I have this theory that the future post-pandemic retail landscape will be populated by the giant-sized retailers who have successfully survived their pre-Covid downward trend, as well as surviving the downward slope post-Covid. However, since the big brands have such expertise in AI and analytics to drive personalization, including localization, they will change their business models. They will only keep their giant footprints or flagships in select, outperforming urban areas and A-ranked malls (but only AFTER they have been converted into compelling special entertainment and experiential destinations for next-gen consumers). Simultaneously they will evolve small, personalized/localized neighborhood boutiques (locally curated with plenty of events, interesting food and learning experiences) that they will roll out to become large national specialty chains. Their online businesses are already being baked into the cake at a rapid rate. So, the boutique and omnichannel strategies will be the primary growth engines for the surviving giants. That’s my prediction and I’m sticking to it.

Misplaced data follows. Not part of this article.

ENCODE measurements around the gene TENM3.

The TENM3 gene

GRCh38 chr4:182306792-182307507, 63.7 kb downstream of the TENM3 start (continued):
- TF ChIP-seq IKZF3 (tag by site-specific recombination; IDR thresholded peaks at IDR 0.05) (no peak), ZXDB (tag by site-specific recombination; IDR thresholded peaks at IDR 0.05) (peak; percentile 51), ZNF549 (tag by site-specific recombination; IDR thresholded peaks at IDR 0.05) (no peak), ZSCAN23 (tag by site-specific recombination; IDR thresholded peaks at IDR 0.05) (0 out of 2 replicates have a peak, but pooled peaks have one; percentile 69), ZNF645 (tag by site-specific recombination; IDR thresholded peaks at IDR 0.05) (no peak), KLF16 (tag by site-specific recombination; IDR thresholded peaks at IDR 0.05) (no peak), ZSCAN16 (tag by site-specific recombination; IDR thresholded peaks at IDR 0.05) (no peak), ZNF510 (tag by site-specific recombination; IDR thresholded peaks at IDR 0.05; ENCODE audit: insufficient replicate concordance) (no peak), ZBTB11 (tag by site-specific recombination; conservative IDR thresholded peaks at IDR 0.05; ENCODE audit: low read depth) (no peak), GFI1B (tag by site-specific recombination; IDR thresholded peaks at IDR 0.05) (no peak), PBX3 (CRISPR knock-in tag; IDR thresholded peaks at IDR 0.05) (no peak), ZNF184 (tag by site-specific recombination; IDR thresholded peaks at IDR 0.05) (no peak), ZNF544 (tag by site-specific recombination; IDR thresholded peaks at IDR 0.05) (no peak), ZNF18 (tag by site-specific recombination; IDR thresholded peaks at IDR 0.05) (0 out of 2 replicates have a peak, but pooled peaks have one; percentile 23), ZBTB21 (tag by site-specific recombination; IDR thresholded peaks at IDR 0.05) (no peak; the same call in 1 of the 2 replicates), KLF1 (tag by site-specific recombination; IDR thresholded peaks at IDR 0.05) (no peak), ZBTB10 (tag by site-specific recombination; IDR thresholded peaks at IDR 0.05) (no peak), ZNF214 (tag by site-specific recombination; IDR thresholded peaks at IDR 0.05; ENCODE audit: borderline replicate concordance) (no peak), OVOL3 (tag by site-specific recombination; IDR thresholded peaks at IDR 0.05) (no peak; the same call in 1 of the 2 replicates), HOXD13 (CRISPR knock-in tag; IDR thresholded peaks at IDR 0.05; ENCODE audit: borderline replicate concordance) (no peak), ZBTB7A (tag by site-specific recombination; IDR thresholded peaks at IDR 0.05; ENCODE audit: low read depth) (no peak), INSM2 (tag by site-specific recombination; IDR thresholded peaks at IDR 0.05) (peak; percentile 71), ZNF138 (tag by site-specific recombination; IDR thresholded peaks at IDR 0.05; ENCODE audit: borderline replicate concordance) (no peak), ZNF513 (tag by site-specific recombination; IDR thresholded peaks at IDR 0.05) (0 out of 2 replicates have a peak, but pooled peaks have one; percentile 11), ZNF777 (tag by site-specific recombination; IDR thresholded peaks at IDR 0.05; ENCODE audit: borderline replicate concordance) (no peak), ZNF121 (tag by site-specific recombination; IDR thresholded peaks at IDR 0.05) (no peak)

Macy’s in the Neighborhood
In February of this year, just before Covid-19 hit, I wrote about Macy’s conjecturing (hoping), that their Market by Macy’s test store in Texas, would be a precursor of my specialty-store thesis. However, the pandemic might have derailed progress and put a full stop on the model becoming a viable long-term strategy. The departure of Rachel Shechtman, its architect, is one major sign that Macy’s has likely decided that capital expenditures need to be allocated to short-term priorities to jump start the business as it opens its doors. And of course, there is that immediate challenge.
For those retailers pre-Covid who were not already evolving, who did not have a plan and who are deeply in debt, your theme song is playing on the deck of the coronavirus Titanic: “Nearer, My God, to Thee.”
If that is the case, maybe it was because of a big nudge from Wall Street and the Board, most of whom might still have their heads stuck in the sand on last century’s department store model, believing that the right strategy is “do what you’ve always done, just do it better,” or some inane belief like that.